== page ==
It is important to obtain consensus among the stakeholders of a customer to resolve critical issues that influence the direction and success/failure of a project during its management and execution. Consensus building is an important ability that a project manager should possess. A project manager must consider several important points when building consensus with stakeholders, such as agreement, plan, and targets for arrangement and settlement. Without preparing these points, a project manager may be unable to resolve issues. In project management, it is important to consider the intentions of a customer's stakeholders, plan for consensus, and prepare and maintain the facts and evidences, which armed with theoretical evidences, become the necessary ingredients of an agreement scenario. The "Consensus building Scenario Map" is a preparation tool to obtain consensus among stakeholders. This article highlights the necessary steps in consensus building and discusses the details and efficiencies of the scenario map.
Business requirement definitions are often necessary in developing information systems and the first activity is stakeholder requirement elicitation. Therefore, the primary stakeholder in information systems is considered the baseline stakeholder and the related stakeholders are distinguished through information with this baseline stakeholder. There are three problems with the conventional stakeholder distinction methods. (1) The information between stakeholders is incomprehensible. (2) Demarcating the roles and responsibility of stakeholders is impossible. (3) It is impossible to transfer the information between stakeholders to downstream processes. The G-RD (Global Relations Diagram of Function and Demarcation) is a relation diagram focusing on information between businesses. The G-RD defines an element as an entity that sends or receives information and this information between elements is defined as a relation. If a stakeholder is defined as an element utilizing G-RD, information between stakeholders becomes clear and the three problems of conventional stakeholder distinction methods can be solved. This paper examines a case study, which applies the G-RD to business requirements definitions and information systems requirements definitions, and confirms the effectiveness of the G-RD.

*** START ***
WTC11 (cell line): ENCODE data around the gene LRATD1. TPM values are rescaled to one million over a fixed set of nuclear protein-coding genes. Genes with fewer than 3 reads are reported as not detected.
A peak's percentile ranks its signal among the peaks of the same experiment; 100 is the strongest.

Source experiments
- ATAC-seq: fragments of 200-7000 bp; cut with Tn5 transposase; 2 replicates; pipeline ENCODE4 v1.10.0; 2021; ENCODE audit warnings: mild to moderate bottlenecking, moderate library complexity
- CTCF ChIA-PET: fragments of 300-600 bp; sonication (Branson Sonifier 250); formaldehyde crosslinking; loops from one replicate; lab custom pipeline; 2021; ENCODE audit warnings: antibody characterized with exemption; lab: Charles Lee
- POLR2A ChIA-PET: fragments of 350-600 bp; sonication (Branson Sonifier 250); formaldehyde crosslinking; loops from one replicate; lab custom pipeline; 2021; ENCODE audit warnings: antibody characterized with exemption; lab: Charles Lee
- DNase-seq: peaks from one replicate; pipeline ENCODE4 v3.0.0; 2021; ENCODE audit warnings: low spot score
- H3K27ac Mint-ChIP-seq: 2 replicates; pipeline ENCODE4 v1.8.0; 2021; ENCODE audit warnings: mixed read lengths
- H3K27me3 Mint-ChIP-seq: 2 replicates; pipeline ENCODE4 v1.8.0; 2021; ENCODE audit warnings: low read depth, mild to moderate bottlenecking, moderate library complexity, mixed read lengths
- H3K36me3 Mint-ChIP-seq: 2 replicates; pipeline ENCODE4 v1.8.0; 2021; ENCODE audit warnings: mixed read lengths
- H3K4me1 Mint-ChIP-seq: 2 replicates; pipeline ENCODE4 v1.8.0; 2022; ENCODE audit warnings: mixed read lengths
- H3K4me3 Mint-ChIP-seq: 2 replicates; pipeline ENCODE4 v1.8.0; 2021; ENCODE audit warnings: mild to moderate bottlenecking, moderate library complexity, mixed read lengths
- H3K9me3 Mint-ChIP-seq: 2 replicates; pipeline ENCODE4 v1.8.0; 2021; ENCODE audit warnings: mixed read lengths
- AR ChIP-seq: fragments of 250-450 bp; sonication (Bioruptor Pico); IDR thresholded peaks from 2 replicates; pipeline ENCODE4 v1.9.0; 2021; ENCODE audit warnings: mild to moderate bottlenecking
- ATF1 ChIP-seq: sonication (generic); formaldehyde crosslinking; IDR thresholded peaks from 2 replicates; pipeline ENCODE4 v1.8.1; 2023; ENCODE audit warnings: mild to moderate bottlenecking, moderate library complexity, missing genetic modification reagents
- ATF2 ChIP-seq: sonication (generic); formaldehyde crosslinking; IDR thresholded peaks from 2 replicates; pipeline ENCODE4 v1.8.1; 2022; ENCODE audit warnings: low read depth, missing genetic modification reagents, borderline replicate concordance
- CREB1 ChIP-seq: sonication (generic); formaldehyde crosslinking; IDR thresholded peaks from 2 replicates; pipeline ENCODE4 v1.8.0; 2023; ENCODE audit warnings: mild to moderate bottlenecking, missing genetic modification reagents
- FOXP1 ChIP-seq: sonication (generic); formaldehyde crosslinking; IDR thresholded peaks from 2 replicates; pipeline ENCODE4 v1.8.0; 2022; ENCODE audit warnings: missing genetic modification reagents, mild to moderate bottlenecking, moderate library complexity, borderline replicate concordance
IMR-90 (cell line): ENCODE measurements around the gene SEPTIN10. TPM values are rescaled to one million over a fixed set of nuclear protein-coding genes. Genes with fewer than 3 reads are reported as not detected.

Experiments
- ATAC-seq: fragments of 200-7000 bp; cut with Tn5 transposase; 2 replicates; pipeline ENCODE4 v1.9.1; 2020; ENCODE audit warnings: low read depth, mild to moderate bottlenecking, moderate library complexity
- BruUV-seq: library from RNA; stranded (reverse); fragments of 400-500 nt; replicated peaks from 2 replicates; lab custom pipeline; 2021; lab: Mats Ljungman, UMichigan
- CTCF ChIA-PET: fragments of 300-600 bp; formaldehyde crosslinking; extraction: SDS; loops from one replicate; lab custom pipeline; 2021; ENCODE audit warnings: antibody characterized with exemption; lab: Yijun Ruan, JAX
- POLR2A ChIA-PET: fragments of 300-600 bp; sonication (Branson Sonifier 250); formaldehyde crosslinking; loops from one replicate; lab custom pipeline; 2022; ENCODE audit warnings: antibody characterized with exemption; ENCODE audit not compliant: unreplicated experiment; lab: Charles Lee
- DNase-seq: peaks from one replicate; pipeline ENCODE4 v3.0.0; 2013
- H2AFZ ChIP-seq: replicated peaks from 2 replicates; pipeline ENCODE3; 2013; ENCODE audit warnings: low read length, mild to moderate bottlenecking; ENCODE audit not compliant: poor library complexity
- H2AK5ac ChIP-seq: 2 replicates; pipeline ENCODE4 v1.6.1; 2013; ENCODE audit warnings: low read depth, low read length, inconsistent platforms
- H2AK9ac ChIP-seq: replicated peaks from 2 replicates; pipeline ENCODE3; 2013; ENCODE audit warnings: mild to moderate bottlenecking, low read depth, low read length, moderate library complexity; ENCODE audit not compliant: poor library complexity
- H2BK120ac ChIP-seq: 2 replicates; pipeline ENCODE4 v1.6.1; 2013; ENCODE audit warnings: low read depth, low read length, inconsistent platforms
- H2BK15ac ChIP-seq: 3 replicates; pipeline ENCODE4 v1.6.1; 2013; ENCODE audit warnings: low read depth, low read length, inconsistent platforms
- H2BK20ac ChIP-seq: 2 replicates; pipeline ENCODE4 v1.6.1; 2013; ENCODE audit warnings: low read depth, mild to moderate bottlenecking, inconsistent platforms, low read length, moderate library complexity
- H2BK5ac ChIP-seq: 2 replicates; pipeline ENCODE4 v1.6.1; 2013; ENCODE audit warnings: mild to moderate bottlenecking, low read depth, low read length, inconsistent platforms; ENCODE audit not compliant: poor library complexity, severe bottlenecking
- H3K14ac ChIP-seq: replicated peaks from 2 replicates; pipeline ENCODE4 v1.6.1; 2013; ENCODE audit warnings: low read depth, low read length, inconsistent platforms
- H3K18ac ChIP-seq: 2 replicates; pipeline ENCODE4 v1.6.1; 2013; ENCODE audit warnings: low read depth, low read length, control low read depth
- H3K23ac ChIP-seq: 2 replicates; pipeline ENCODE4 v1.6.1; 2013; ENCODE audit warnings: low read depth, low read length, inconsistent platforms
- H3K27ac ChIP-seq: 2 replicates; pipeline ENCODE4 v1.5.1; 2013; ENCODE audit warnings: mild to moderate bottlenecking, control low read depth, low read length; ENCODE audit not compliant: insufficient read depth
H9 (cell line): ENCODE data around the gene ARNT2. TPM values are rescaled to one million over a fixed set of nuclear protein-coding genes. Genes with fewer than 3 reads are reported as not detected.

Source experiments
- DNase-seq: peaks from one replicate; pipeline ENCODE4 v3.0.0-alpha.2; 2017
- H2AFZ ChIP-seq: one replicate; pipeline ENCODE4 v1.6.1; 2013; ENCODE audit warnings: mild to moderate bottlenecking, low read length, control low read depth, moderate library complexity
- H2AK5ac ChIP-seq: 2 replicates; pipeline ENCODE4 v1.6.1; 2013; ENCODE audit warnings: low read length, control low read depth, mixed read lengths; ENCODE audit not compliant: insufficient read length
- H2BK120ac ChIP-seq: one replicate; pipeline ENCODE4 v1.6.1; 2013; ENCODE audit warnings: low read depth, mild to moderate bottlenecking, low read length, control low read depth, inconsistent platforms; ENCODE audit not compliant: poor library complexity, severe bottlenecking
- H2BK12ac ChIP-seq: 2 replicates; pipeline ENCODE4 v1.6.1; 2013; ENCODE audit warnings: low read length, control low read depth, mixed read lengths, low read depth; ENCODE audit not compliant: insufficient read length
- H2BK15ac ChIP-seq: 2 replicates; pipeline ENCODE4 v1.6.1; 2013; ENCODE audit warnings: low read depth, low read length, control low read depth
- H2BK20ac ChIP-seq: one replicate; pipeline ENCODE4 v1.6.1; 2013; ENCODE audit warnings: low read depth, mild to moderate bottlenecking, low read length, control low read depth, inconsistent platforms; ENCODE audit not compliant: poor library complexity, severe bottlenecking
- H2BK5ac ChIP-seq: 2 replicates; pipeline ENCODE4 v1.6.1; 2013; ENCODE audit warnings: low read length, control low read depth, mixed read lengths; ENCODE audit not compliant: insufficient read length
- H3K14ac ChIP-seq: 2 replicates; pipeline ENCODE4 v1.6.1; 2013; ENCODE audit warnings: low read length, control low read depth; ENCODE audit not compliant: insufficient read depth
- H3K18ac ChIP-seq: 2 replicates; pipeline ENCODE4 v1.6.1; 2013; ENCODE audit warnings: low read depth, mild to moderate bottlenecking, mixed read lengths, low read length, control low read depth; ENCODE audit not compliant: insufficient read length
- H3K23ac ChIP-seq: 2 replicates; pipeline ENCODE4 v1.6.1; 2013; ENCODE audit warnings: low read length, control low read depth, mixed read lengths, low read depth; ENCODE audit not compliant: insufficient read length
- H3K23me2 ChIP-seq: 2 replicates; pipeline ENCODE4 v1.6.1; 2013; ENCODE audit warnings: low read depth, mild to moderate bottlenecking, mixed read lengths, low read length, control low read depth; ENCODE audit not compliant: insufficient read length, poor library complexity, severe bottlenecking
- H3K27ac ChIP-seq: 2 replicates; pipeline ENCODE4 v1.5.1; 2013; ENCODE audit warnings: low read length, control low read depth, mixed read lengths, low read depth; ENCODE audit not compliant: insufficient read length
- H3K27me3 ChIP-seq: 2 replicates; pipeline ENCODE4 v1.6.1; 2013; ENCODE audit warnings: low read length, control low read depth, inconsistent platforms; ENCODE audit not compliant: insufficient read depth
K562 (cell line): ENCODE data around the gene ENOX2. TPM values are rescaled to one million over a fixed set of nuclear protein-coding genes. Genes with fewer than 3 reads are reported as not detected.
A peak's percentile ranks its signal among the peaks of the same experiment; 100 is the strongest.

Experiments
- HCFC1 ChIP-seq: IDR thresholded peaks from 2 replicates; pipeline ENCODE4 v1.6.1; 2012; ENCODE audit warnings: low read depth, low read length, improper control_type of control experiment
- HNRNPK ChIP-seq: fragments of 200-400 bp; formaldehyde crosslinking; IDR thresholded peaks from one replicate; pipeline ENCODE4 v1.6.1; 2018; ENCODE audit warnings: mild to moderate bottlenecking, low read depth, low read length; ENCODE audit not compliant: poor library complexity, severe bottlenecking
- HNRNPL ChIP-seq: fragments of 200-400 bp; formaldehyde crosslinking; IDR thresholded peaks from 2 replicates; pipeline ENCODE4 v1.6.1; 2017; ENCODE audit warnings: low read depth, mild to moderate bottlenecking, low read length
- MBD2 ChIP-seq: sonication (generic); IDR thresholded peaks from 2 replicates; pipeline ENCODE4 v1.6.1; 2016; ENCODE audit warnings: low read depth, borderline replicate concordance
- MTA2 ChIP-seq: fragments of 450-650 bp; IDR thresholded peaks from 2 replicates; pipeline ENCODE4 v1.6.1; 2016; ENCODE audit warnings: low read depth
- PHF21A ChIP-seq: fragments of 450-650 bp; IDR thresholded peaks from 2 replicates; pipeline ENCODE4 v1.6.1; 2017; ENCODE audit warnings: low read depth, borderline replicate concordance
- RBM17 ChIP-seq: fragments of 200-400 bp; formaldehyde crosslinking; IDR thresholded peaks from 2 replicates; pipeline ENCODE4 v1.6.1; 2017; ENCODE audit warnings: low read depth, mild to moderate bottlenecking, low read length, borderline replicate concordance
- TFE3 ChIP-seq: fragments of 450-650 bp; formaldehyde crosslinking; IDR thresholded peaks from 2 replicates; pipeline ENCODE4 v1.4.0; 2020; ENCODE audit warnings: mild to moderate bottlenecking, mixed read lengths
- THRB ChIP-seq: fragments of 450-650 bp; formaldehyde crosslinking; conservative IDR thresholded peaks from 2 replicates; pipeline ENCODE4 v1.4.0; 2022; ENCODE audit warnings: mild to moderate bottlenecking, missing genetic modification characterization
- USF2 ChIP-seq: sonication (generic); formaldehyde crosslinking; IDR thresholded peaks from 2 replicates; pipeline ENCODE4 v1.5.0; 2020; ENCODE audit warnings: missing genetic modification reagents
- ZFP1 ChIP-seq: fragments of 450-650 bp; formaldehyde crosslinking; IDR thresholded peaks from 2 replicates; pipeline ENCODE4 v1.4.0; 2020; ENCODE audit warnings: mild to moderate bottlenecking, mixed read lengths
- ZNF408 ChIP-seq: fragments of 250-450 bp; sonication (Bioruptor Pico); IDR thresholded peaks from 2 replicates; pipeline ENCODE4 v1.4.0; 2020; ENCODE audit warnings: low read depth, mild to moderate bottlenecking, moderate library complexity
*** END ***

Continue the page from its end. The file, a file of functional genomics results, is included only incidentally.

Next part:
An ODA project of JICA, this large-scale systems integration project aims to establish the National Spatial Data Infrastructure networking system for the Indonesian government. This study includes an example of the project management of a three-year large-scale systems integration project in Indonesia, examining human and team management in cross-cultural environments, including various problems such as development suspension by change request, human resource planning, and stakeholder management; and their solution through intensive communications with the customer, utilization of local subsidiary, flexible development activities, among others.
Based on my extensive experience of project management, I think its least discussed aspects are the team management techniques in project promotion and planning. There is little debate over team management techniques, and often, the traditional techniques within the company remain unchallenged. It is not wrong to continue with the proven choice than adopt an unknown technique which might lead to failure of the project. There is a reason that a certain management technique has succeeded. Further, it is understandable that the most suitable team management technique varies according to the situation by aligning the project's progress with its delivery date and required outcome. Therefore, I discuss situational team management techniques with an example.
Sometimes, we face difficulties that impede the progress of projects. Therefore, finding creative solutions to problems is one of the most important themes team management. One such method is the "Dynamic Constraint Relaxation Theory" in cognitive science. The theory states that constraints in solving problems are dynamically updated while the problem solving process is hampered by personal cognitive restriction. This study examines how problems are creatively solved using an agent-based simulation and the "Dynamic Constraint Relaxation Theory". Consequently, the study confirms that the number of problem solving ideas changes with the attitude of the member's toward proposals from other members. I present an approach of creative problem solving through a team management study.
In large-scale system development, multiple sub-projects are developed in parallel and there is a substantial increase in the number of stakeholders. Moreover, as there is parallel implementation of specification of the functions in sub-projects, their managers must handle the sub-projects that have an ambiguous status, and constantly monitor other sub-projects. The cost of adjusting external specifications in such projects is extremely high; hence, experience and intuition gain importance in comparison to normal projects. I describe the effect of the measures that I considered to take full advantage of experience and intuition in such projects.
In recent years, the development of cloud computing has reduced the total cost of ownership of information systems. Reduction in cost is possible when both system development and maintenance involve more offshore companies. It is easy to transfer instructions for routine operations to offshore companies; however, non-routine operations require operators with advanced knowledge and the various decisions involved are difficult to describe through documentation. In this study, we examine one case in which the measures adopted were effective in transferring a non-routine operation offshore.